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Browse Prior Art Database

Client/Server Buffer Management

IP.com Disclosure Number: IPCOM000117192D
Original Publication Date: 1996-Jan-01
Included in the Prior Art Database: 2005-Mar-31
Document File: 4 page(s) / 249K

Publishing Venue

IBM

Related People

Rawson III, FL: AUTHOR [+2]

Abstract

Disclosed is a method to be used by an operating system for managing data buffers for data sources and sinks without imposing rigid constraints on the eventual programming interfaces exported to clients of the device drivers and other programs. This method offers an ability to deal with dynamically wired buffers using the original memory areas passed from the user program for both mapped and unmapped transfers.

This text was extracted from an ASCII text file.
This is the abbreviated version, containing approximately 23% of the total text.

Client/Server Buffer Management

      Disclosed is a method to be used by an operating system for
managing data buffers for data sources and sinks without imposing
rigid constraints on the eventual programming interfaces exported to
clients of the device drivers and other programs.  This method offers
an ability to deal with dynamically wired buffers using the original
memory areas passed from the user program for both mapped and
unmapped transfers.

      With this method, a buffer management abstraction is used by
device driver frameworks, ADDs, and other components to manage buffer
areas on which Input/Output (I/O) and similar operations are done.
These operations are initiated by a device services client program
calling an interface, passing either memory or a pointer to memory.
The system components use the buffer management abstraction to manage
and manipulate the memory that is passed by the call.  The buffer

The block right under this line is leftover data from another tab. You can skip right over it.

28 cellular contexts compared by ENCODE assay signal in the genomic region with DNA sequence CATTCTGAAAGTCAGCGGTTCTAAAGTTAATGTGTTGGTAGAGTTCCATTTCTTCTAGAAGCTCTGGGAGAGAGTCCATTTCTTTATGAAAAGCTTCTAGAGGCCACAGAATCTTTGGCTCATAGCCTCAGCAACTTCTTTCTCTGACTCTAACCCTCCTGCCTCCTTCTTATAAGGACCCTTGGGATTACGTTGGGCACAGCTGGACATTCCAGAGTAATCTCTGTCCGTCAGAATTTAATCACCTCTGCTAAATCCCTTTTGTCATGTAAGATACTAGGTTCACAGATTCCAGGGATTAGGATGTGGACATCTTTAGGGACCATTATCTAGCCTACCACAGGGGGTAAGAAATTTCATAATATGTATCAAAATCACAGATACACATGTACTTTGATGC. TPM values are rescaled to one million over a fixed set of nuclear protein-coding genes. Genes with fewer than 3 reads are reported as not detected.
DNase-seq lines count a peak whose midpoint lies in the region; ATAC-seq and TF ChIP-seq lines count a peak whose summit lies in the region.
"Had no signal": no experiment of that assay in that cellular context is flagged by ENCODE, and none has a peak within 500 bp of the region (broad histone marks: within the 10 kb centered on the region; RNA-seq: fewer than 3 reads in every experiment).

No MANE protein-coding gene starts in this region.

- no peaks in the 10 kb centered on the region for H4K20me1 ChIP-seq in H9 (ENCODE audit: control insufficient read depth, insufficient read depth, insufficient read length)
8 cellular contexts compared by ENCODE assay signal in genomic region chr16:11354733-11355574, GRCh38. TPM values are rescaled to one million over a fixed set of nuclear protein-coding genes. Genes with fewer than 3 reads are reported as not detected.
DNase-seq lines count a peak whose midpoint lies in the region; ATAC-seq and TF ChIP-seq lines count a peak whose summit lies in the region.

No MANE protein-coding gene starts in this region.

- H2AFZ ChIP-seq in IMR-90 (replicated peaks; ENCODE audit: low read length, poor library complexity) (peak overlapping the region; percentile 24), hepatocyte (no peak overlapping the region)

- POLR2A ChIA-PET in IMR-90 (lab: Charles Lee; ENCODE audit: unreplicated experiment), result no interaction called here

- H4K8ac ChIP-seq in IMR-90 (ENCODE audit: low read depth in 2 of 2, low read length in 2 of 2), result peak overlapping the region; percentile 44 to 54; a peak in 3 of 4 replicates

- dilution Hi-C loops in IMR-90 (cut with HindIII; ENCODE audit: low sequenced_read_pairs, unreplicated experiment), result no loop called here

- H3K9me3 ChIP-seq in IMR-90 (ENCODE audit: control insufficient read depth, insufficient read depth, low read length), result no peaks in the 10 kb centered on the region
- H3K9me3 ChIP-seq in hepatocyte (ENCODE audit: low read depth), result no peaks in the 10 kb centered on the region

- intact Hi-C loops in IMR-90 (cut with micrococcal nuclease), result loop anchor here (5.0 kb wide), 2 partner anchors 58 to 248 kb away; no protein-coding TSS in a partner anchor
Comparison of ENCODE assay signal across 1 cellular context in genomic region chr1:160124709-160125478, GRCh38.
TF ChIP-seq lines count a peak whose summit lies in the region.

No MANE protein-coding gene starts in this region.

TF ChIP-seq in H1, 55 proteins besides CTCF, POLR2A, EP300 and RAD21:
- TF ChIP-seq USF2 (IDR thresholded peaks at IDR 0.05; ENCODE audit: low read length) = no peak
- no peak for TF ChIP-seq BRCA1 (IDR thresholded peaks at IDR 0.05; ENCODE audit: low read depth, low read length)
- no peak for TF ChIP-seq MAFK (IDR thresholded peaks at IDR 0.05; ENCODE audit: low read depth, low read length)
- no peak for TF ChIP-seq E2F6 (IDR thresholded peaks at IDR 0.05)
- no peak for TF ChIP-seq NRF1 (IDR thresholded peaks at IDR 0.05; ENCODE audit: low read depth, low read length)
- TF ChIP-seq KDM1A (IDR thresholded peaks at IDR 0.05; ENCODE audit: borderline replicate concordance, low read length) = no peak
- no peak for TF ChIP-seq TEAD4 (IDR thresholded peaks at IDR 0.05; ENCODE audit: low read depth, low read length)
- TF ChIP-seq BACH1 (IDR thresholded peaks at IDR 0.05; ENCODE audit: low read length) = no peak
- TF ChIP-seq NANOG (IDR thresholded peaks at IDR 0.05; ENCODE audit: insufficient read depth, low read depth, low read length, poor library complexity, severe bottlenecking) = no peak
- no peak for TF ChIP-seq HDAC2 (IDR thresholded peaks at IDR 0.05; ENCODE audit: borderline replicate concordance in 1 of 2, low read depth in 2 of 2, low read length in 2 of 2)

management abstraction is usable from both user space and at kernel
thread time.

      The Figure is a flow diagram illustrating the lifecycle of a
buffer object, as defined by the buffer management abstraction,
allowing static or dynamic memory to be associated with a buffer
object.  In a static association, the initial buffer prepare
associates memory with the buffer and writes it down.  A special form
of buffer complete marks a buffer as being completely transferred
without disassociating the memory.  Instead of issuing the standard
buffer prepare before subsequent transfers, the client code calls a
different interface to mark the buffer as ready for transfer without
associating memory with it.  However, the memory associated with a
static buffer can still be released with an ordinary buffer complete.
At that point, the buffer prepare makes a new memory association.
For dynamic buffering, the standard buffer complete operations mark
the buffer as having been processed and available for another prepare
operation with a different memory association.  The standard buffer
complete undoes the buffer prepare, unwiring the memory and releasing
any addressability established by the prepare operation.

      While on output, or write, operations, the contents of the user
buffer are important, on input, or read, operations, they are not.
However, even for read operations, there is generally pre-existing
underlying memory.  Since the virtual memory size implementation may
be optimized if it is known that the memory is going to be overlaid
by inbound data, the buffer management abstraction allows the caller
to specify the direction of the transfer.  To support the use of
static buffers, the caller can specify that a buffer will be used for
transfers in either direction.

      The io_get_buffer_control_port call returns a send right to the
kernel buffer control port.  This call, which should be made by a
device driver before allocating buffers, is required only if the code
wishing to allocate buffers is not...